MCD to Launch New HPV Vaccination Campaign in Equatorial Guinea
City of Bata, Equatorial Guinea.
MCD Global Health (MCD) is starting a new phase for its Cervical Cancer Screening and Treatment (CCST) project in Equatorial Guinea later this year. Because of the need to guarantee quality cervical cancer screening services and protect future generations, MCD is planning to implement the first-ever vaccination campaign to prevent transmission of the Human Papillomavirus (HPV) in Equatorial Guinea, per guidance from the World Health Organization (WHO).
Cervical cancer is the fourth most frequently diagnosed cancer and the fourth leading cause of cancer death in women, with an estimated 604,000 new cases and 342,000 deaths worldwide in 2020.
Nineteen of the top 20 countries with the highest cervical cancer burden worldwide are located in sub-Saharan Africa. While this type of cancer is one of the most preventable, poor access to prevention, screening, and treatment contributes to 90% of deaths, according to the WHO.
Since its implementation, MCD’s CCST project has focused on decreasing the prevalence of cervical cancer among women in Equatorial Guinea through increased detection and treatment of pre-cancerous cells.
From 2016 through 2021, health professionals in six cities throughout the country received training from project staff. Also, MCD’s expert staff and Equatorial Guinea’s National Reproductive Health Program of the Ministry of Health and Social Welfare have provided medical assistance to nearly 24,000 women in all provinces, and through visual inspection with acetic acid, more than 660 cases of pre-cancerous lesions were detected; thus, assisting those women in receiving the care they need.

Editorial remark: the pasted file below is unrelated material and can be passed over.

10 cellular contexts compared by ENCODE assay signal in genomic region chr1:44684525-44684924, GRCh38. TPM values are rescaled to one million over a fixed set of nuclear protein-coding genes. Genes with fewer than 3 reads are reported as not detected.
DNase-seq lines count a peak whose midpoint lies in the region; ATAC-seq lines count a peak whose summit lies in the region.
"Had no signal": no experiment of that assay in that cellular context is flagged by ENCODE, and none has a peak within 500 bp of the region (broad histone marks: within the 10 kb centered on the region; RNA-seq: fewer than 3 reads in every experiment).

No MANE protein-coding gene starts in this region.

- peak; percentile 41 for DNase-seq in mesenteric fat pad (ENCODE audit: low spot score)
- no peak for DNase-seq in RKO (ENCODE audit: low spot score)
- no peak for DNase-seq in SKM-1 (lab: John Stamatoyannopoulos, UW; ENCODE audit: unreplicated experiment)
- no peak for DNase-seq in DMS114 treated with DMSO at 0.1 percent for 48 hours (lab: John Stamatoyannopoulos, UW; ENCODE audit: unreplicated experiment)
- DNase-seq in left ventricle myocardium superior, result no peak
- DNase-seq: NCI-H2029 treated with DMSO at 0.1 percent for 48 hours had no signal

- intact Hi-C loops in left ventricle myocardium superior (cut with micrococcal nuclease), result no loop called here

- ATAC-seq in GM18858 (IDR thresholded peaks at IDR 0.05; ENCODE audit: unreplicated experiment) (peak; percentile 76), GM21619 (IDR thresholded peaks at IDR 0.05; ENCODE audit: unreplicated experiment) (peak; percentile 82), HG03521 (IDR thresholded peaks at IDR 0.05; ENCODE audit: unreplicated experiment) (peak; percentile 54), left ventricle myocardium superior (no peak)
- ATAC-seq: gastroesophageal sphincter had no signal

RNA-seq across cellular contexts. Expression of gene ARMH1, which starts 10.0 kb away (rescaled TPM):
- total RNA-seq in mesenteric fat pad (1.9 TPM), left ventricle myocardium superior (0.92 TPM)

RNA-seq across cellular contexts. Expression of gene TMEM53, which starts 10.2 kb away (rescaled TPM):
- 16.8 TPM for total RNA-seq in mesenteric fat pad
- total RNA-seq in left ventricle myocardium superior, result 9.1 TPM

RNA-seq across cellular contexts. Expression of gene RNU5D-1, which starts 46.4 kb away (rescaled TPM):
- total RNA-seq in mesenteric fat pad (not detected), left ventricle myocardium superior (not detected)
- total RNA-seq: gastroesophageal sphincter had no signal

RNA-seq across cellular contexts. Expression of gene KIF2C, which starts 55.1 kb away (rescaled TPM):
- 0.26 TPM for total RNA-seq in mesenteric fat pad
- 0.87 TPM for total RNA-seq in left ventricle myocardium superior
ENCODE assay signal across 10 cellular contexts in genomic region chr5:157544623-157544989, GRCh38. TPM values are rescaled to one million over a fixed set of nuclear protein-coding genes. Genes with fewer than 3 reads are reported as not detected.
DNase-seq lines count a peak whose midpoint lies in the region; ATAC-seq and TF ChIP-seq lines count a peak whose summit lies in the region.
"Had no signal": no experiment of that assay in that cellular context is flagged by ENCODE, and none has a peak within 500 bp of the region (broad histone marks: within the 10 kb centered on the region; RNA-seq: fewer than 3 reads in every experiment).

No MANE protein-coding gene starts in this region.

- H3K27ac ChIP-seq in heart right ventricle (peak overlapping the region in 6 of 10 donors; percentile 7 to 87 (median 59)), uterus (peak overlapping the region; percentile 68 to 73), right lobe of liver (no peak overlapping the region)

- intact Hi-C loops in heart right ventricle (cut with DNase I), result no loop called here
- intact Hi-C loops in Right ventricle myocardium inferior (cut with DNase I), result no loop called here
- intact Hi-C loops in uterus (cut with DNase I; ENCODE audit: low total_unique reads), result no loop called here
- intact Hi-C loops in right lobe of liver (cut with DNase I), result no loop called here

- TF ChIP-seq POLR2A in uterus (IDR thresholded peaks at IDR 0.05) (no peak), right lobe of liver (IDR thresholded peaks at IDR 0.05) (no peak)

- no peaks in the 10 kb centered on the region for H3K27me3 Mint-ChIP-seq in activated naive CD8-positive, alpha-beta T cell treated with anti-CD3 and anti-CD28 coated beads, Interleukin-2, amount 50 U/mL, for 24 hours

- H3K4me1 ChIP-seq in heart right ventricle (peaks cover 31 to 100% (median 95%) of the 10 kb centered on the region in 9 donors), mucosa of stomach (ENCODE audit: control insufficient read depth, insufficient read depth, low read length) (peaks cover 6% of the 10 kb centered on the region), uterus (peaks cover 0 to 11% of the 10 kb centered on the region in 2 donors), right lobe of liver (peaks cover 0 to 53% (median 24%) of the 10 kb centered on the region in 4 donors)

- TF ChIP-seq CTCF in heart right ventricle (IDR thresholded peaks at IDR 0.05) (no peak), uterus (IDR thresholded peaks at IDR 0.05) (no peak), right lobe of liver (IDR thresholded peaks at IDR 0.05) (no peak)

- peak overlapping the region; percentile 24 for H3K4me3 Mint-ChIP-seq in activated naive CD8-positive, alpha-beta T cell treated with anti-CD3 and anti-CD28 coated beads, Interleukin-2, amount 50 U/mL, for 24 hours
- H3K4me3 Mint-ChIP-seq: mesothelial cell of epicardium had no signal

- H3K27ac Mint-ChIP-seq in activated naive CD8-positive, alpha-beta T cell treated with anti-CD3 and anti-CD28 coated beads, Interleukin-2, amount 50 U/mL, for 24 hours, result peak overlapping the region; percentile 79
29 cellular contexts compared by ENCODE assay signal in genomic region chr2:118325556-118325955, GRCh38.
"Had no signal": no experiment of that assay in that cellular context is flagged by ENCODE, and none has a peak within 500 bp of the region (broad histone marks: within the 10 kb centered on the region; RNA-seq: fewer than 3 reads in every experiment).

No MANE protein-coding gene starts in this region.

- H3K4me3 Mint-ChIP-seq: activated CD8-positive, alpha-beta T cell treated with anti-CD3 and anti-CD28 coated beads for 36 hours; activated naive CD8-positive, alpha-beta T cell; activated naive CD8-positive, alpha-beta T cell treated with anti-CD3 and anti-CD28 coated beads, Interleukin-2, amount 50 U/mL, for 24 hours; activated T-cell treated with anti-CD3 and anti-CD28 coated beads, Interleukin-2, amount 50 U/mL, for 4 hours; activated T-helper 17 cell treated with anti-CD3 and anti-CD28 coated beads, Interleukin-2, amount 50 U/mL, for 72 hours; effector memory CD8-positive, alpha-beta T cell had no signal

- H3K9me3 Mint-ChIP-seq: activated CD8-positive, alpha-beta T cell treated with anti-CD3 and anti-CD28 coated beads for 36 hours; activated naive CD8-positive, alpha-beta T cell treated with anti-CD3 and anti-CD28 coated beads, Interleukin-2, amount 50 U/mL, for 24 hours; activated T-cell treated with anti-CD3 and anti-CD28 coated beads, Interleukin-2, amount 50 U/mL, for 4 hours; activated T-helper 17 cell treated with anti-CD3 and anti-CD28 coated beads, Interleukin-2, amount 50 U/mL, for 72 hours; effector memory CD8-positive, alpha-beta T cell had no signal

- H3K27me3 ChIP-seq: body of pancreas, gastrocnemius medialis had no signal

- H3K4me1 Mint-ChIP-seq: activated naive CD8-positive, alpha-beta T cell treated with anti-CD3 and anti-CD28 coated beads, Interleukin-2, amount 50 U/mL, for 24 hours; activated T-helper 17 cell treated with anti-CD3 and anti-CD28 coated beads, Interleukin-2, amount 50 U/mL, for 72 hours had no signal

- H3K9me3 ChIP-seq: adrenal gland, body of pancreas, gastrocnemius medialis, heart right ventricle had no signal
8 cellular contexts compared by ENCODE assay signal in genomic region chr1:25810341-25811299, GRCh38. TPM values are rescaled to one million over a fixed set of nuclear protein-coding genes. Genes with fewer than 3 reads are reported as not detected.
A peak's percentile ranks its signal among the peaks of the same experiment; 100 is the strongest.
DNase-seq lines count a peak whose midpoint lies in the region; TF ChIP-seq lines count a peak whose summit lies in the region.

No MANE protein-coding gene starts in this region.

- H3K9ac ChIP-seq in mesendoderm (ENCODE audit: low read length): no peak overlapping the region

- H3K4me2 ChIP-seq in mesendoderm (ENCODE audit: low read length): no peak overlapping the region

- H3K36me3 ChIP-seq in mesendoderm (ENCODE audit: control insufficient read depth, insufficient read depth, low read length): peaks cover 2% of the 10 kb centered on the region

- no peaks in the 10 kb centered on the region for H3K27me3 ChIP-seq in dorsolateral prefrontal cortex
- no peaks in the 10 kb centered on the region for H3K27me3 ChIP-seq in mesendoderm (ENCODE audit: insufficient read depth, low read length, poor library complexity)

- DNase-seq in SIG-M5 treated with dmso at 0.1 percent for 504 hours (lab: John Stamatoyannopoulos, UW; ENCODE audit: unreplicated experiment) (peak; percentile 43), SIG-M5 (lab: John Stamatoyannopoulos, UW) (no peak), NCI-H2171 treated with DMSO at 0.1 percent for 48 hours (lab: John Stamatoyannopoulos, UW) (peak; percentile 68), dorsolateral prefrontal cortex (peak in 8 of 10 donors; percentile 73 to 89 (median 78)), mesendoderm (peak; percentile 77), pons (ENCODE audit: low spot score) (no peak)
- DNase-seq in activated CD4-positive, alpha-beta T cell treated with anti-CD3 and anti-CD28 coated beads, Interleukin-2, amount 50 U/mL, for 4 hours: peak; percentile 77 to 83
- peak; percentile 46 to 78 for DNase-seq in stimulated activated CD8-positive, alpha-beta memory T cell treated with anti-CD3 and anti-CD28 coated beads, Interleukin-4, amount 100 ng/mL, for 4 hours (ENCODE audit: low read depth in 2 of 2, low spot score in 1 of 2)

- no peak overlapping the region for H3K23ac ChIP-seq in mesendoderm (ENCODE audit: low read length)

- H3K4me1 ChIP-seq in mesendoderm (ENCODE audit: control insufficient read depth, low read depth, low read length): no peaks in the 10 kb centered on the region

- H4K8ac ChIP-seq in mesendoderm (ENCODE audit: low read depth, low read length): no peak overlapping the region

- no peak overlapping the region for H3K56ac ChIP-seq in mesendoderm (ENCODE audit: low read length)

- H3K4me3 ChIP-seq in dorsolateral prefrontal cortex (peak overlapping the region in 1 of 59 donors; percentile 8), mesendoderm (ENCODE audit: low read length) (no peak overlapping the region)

The CCST project has become a pilot for the Central African region in preventing and treating cancer and provides an opportunity to avert excess mortality due to cancer using methods proven to prevent HPV as well as identify and stop the growth of malignant cells at pre-cancerous stages.
With renewed funding from Noble Energy EG Ltd. (a Chevron Company), MCD and the Equatorial Guinea Ministry of Health and Social Welfare are now moving their strategies upstream to primary prevention. Later this year, MCD will begin providing HPV vaccinations to 500 primary school-aged girls between 9 and 13 years old in the cities of Bata and Malabo. The WHO recommends the HPV vaccine for girls in this specific age range before they become sexually active and are potentially exposed to the HPV virus, which is a leading cause of most cervical cancer.
The WHO considers the HPV vaccination for adolescent girls the most cost-effective public health measure against cervical cancer and a key strategy in eliminating cervical cancer as a public health issue.
Providing vaccinations to these 500 girls is expected to have both an immediate and long-term impact on the community. Additionally, this effort will produce data on the prevalence of HPV infection among primary school-aged children, as well as vaccine acceptability which will benefit future vaccination planning efforts.